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From a purely decorating standpoint, I think a more casual decor would match a satin finish, whereas for a more formal look, go with the high gloss.

From a practical standpoint, go with the satin finish as it will show fingerprints much less, and with all those kids, it will be hard to keep it looking clean in gloss.


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#2027329 - 02/05/13 09:58 AM Re: Refinishing a Steinway is Satin vs. High-Gloss [Re: srgyydm]  
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BerndAB Offline
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Knowers of old pianos know that high gloss polyester does not belong to a NY Steinway (min. not on pianos built until 2010/2011).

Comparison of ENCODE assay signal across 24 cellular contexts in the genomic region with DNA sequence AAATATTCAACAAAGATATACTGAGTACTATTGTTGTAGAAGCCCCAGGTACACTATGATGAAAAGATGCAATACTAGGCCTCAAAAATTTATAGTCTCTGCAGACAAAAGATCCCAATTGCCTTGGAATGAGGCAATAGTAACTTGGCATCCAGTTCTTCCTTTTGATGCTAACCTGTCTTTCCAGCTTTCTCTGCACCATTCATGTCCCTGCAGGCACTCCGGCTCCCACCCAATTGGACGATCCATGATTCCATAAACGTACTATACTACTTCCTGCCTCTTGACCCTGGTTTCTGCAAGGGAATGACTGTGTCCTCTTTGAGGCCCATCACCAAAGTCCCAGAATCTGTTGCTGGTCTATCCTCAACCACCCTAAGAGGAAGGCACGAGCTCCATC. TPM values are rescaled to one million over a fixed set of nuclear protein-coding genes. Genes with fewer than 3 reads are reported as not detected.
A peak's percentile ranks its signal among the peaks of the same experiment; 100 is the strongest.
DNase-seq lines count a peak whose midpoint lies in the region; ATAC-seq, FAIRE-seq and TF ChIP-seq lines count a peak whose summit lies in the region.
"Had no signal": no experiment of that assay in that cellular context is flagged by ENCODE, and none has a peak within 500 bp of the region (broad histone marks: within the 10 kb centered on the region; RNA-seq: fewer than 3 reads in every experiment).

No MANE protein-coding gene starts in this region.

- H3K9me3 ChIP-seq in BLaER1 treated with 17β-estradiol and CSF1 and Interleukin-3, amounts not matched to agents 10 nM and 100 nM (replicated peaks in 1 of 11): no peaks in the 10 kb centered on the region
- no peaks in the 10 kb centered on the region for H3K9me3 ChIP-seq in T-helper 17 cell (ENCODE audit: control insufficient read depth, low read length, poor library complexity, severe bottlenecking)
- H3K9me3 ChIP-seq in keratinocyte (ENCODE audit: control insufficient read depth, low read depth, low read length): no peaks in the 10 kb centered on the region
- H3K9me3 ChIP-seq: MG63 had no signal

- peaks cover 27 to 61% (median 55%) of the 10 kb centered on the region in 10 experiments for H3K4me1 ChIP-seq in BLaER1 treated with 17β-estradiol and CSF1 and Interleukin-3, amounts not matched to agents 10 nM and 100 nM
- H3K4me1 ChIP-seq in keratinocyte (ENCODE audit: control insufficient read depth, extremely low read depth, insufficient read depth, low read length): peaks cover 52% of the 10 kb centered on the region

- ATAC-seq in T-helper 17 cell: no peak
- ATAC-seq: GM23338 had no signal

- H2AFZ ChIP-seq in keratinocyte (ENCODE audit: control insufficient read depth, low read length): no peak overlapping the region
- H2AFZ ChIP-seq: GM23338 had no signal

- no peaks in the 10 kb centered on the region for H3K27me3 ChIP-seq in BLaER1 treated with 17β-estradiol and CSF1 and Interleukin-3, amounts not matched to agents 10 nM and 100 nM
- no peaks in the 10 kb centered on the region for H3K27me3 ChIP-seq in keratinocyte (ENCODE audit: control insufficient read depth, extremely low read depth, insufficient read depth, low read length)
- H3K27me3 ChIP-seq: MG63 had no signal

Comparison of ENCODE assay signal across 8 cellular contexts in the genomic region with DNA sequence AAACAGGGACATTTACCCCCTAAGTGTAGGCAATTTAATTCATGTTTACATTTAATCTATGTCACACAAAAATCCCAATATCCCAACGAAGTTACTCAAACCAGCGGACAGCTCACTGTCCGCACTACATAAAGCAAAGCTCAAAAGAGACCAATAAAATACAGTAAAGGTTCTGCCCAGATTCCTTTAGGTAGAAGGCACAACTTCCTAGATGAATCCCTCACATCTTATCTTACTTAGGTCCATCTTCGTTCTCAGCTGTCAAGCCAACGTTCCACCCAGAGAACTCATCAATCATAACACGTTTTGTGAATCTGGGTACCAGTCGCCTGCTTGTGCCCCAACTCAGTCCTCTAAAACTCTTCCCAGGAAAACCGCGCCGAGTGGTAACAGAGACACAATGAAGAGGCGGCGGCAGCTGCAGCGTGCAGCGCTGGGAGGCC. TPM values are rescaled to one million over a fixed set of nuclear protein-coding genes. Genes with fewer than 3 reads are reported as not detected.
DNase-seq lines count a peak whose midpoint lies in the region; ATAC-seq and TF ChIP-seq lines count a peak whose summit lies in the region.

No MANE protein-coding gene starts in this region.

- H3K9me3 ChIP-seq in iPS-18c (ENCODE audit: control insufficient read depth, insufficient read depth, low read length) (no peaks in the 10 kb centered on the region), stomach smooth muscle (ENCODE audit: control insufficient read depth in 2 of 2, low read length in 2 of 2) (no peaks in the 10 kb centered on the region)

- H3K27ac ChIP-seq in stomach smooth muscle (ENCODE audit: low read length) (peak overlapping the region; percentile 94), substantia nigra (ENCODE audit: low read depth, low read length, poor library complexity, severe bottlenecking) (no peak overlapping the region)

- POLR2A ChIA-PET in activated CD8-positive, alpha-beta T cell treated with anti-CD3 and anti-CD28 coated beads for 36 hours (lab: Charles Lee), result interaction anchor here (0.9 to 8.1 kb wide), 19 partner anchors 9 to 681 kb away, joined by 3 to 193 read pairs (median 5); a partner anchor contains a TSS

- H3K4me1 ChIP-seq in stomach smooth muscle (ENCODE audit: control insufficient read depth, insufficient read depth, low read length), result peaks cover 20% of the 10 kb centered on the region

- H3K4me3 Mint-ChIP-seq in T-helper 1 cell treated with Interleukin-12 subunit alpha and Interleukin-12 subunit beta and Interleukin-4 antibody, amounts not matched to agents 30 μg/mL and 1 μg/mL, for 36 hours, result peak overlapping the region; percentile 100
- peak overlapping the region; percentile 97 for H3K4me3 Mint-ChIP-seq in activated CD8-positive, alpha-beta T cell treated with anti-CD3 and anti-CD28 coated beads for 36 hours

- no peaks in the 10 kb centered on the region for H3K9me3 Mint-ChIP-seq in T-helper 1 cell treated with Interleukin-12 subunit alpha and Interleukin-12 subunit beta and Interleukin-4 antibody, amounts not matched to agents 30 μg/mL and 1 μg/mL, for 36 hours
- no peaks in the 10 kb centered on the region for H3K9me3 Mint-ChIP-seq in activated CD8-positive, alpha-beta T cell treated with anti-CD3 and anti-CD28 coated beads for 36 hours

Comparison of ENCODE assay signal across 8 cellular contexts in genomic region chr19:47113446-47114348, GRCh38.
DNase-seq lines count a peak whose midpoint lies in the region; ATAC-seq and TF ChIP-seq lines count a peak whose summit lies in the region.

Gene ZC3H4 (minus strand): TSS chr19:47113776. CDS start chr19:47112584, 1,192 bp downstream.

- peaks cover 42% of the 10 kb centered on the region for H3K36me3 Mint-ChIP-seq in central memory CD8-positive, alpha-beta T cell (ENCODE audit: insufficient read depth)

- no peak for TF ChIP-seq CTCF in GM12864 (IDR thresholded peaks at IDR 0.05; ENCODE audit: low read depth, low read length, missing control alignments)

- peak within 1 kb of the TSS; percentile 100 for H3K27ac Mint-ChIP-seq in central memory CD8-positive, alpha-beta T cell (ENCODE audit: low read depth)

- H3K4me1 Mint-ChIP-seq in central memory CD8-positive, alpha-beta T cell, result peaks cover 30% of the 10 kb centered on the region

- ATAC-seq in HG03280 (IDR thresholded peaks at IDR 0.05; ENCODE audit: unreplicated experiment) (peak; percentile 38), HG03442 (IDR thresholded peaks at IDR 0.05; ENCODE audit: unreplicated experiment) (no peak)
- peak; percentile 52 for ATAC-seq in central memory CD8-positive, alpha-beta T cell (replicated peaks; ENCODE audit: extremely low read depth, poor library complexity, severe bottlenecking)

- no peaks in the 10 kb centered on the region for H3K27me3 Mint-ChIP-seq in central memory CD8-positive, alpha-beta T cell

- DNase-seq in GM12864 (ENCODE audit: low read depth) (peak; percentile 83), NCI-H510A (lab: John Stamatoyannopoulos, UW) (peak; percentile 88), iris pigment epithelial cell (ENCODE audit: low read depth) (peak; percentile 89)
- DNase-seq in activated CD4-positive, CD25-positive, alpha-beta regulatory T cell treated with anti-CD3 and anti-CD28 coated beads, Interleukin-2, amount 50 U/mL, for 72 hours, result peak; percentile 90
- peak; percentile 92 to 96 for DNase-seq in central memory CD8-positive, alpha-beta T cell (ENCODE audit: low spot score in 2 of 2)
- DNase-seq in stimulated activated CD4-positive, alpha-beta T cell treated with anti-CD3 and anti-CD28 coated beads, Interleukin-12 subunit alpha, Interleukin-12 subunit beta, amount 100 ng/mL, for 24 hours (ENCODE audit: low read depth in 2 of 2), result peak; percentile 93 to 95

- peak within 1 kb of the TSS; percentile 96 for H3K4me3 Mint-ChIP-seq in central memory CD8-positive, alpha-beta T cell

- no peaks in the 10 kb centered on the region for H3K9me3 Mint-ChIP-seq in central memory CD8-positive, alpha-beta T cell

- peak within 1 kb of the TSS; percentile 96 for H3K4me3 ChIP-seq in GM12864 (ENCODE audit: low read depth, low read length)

Knowers of old pianos know that high gloss polyester does not belong to pianos if they were built before 1960, neither in America nor in Europe.


Pls excuse any bad english.

D 1877 satin black plain
#2027330 - 02/05/13 10:12 AM Re: Refinishing a Steinway is Satin vs. High-Gloss [Re: srgyydm]  
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Minnesota Marty Offline

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Steinway has traditionally used lacquer for all of the finishes. With the development of the synthetic products, this has now changed and polyester has become an option. It is something worth considering when having the casework refinished. The poly is a more "forgiving" finish and with young children, might be the best option.

Since, for all practical purposes, we are talking about a piano as furniture, it is best to go with your own taste. Both satin and gloss ebony are popular so I doubt it would affect resale.